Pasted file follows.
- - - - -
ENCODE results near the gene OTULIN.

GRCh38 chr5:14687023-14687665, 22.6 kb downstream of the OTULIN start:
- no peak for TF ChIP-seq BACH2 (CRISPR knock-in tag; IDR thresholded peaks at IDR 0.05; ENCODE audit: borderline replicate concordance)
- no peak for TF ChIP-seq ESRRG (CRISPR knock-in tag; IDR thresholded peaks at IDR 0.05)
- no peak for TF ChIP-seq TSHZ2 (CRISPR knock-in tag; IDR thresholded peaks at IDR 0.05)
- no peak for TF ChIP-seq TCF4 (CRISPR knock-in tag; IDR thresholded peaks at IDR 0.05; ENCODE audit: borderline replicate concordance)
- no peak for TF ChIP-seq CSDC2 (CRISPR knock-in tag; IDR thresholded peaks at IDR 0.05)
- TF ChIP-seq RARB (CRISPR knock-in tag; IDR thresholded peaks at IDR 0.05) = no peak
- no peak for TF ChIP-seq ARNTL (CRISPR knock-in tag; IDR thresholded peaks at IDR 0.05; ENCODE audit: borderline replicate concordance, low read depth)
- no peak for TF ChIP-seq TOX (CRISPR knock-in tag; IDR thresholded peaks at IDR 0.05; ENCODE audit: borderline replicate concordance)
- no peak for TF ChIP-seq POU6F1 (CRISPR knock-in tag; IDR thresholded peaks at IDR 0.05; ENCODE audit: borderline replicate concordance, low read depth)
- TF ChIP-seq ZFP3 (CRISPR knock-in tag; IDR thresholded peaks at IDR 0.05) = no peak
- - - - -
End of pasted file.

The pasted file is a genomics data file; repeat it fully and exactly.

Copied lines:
ENCODE results near the gene OTULIN.

GRCh38 chr5:14687023-14687665, 22.6 kb downstream of the OTULIN start:
- no peak for TF ChIP-seq BACH2 (CRISPR knock-in tag; IDR thresholded peaks at IDR 0.05; ENCODE audit: borderline replicate concordance)
- no peak for TF ChIP-seq ESRRG (CRISPR knock-in tag; IDR thresholded peaks at IDR 0.05)
- no peak for TF ChIP-seq TSHZ2 (CRISPR knock-in tag; IDR thresholded peaks at IDR 0.05)
- no peak for TF ChIP-seq TCF4 (CRISPR knock-in tag; IDR thresholded peaks at IDR 0.05; ENCODE audit: borderline replicate concordance)
- no peak for TF ChIP-seq CSDC2 (CRISPR knock-in tag; IDR thresholded peaks at IDR 0.05)
- TF ChIP-seq RARB (CRISPR knock-in tag; IDR thresholded peaks at IDR 0.05) = no peak
- no peak for TF ChIP-seq ARNTL (CRISPR knock-in tag; IDR thresholded peaks at IDR 0.05; ENCODE audit: borderline replicate concordance, low read depth)
- no peak for TF ChIP-seq TOX (CRISPR knock-in tag; IDR thresholded peaks at IDR 0.05; ENCODE audit: borderline replicate concordance)
- no peak for TF ChIP-seq POU6F1 (CRISPR knock-in tag; IDR thresholded peaks at IDR 0.05; ENCODE audit: borderline replicate concordance, low read depth)
- TF ChIP-seq ZFP3 (CRISPR knock-in tag; IDR thresholded peaks at IDR 0.05) = no peak